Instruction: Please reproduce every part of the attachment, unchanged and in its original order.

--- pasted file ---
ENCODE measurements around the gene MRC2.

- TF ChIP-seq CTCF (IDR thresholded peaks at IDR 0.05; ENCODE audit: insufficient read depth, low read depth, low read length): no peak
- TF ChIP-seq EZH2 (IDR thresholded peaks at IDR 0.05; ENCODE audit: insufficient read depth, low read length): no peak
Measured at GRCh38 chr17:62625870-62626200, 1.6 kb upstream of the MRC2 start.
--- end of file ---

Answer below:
ENCODE measurements around the gene MRC2.

- TF ChIP-seq CTCF (IDR thresholded peaks at IDR 0.05; ENCODE audit: insufficient read depth, low read depth, low read length): no peak
- TF ChIP-seq EZH2 (IDR thresholded peaks at IDR 0.05; ENCODE audit: insufficient read depth, low read length): no peak
Measured at GRCh38 chr17:62625870-62626200, 1.6 kb upstream of the MRC2 start.